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Spadina Literary Review  —  edition 23 page 16


“Why do you tell me about this? Why have you chosen to contact me?”

“You have dreamt of becoming an artist, haven’t you?”

“Yes, that’s true. I tried to draw in my childhood and later, but I failed. What I drew was ridiculed by people. They said my drawings were like a chicken scratch. I was very upset. I even cried. But I could not draw any better than that. Yes, I dreamt of becoming an artist, but I did not have a gift for it! To be an artist, you need a gift, an inborn gift. Am I right?”

“You are right. However, you are going to have such a gift.”

“Me? How?”

“There are cases when the gift can be transferred to another person by the one who owns it and not only during his lifetime but even after his death. The one who possesses the gift can transfer his abilities to someone who is willing and ready to acquire them!”

“Really? Is this possible?”

“Yes, if there is desire. The main thing is a desire to accept this gift. That's why I got in touch with you. You have been dreaming of being an artist, even now despite all the failures in the past. And you also have a desire to accept my gift.”

“How are you going to transfer your gift?”

“You'll see. Tomorrow I won’t be alive any more. My head will be chopped off. But later, I will come into contact with you again.”

Saying that, my interlocutor seemed to smile at me kindly.

Another vision comes to me the next day. I see a Palace. I see a man brought to that Palace, a man with neither hands nor feet. He is completely blind. I recognize him. It's the Artist! Yes, it's him! A large crowd has gathered in front of the Palace. They are grumbling and shouting indignantly, but the authorities ignore them. I hear an imperious, iron-like voice from the rostrum in front of the Palace declaring that today there will be the public execution of the most dangerous criminal of the century. Then I see how the Artist is placed with his face down on some stump and an executioner chops off his head with an ax!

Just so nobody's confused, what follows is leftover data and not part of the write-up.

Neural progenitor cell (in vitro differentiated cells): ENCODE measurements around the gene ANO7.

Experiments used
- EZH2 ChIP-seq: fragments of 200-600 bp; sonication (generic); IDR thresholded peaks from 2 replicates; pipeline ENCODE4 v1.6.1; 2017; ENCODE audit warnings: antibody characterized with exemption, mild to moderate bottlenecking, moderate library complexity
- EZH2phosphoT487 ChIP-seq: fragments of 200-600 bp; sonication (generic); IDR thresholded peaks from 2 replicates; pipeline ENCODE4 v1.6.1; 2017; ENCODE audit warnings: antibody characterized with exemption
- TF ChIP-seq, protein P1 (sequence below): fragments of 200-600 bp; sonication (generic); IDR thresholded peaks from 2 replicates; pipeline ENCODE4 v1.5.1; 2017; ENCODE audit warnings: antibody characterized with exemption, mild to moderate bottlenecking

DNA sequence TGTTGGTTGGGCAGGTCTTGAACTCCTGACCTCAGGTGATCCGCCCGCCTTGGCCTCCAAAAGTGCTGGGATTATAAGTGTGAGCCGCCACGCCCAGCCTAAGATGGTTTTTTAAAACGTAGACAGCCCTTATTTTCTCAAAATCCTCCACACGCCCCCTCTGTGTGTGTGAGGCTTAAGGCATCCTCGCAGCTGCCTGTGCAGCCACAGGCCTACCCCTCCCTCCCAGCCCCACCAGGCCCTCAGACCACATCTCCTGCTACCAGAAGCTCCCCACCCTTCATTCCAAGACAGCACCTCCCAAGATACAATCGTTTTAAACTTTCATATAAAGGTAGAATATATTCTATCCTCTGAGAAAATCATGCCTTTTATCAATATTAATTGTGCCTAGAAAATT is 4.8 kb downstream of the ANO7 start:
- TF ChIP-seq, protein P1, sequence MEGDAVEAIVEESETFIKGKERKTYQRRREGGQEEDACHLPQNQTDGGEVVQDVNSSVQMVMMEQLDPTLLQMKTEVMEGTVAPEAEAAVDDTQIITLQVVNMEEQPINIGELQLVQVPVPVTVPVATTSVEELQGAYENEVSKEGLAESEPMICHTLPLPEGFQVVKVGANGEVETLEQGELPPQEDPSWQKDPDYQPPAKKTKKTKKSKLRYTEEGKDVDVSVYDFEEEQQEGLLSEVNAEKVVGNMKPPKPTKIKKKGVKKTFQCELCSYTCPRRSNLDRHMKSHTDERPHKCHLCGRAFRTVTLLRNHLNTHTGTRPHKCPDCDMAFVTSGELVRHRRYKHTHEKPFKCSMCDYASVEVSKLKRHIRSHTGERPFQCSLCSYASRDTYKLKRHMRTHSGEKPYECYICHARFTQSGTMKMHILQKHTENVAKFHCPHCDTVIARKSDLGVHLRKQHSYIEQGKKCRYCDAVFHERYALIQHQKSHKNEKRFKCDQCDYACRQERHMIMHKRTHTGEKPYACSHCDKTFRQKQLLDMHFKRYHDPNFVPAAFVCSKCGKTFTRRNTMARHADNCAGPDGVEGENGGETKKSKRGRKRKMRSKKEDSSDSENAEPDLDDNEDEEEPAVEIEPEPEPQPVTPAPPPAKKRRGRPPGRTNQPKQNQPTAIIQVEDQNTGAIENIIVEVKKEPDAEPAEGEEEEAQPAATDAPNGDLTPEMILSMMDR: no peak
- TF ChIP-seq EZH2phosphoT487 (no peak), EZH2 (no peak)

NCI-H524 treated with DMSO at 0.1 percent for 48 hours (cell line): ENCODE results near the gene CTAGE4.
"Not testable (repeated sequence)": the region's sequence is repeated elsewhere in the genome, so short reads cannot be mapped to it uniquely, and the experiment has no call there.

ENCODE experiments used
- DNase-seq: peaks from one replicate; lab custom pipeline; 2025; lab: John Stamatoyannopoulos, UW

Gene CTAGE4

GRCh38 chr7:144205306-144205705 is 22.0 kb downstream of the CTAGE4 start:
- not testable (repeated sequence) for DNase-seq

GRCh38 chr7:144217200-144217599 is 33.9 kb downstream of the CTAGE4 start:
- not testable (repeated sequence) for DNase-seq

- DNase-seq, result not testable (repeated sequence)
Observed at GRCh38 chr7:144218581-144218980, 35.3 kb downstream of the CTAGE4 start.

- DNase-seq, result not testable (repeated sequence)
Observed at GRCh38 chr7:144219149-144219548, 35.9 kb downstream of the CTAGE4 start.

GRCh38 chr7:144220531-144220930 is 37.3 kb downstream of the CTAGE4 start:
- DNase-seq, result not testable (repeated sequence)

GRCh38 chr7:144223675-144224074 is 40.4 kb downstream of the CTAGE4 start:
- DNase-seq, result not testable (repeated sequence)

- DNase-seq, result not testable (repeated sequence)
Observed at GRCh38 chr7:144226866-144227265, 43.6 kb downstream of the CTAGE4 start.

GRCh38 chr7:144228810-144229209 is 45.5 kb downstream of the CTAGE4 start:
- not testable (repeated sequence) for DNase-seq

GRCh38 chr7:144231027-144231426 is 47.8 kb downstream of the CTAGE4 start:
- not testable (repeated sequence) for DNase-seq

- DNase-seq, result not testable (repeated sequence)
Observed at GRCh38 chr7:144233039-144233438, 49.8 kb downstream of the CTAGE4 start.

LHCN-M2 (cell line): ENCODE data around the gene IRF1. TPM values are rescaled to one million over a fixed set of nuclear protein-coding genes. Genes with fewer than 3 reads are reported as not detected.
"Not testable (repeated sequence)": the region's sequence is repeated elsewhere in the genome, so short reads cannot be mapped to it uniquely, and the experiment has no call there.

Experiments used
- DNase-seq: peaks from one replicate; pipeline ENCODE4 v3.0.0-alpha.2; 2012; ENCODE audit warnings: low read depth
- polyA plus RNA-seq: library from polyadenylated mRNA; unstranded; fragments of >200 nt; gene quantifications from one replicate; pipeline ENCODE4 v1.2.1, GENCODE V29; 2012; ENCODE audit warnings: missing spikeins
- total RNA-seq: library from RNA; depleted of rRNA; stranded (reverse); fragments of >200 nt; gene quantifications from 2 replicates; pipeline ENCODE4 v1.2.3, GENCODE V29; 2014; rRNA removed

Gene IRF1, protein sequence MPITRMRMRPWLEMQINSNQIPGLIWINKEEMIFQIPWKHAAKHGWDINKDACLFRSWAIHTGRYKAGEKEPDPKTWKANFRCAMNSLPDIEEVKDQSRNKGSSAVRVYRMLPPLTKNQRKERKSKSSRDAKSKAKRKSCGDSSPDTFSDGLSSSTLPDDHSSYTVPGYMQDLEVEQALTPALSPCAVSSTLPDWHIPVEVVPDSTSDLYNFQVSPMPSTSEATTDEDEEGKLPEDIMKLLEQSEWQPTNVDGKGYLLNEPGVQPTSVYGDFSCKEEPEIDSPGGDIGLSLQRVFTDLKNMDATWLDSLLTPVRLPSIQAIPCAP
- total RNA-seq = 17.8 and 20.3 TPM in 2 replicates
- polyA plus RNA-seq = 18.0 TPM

I'm shocked. I feel alarmed and restless. I cannot fall asleep at night. But then fatigue overcomes me at last, and I sleep.

In the morning, I wake up and feel fresh as if nothing had happened on the previous day. I feel an irresistible desire to paint! I buy some canvas in the shop, take it back home and start painting. I feel that something strange is going on. As I paint, I cannot understand who is doing the painting — is it me or somebody else? It is as if someone is moving my hand. I finish my picture quickly and easily. It turns out to be beautiful! A masterpiece! And it has taken me only one night! I peer at the picture and see familiar faces. The faces of people whose vices and atrocities are well known.

On the next public holiday I take my picture in my hands, bring it to the Palace and present it to public view.

The emotions of the crowd that has gathered near the Palace are beyond description. The crowd applauds, the crowd rejoices, the crowd roars.

“Our Artist has returned to us!” people shout. “His picture is immortal! Long live the Artist!”

These shouts are both joyful and angry at the same time. They demand vengeance. The people know that the Artist is dead because they saw him executed. They understand that I am not him, but they see that the picture is his. His picture still exists despite the fact that it has been destroyed so many times. The very thought that the Artist, perhaps, is still alive too, inspires the crowd. They want to believe in this idea. It gives the crowd special energy. The crowd sweeps past the fences and past the guards and charges toward the Palace. The masters are running away, scattering all over, or else trying to barricade themselves in the Palace, behind the fragile glass doors.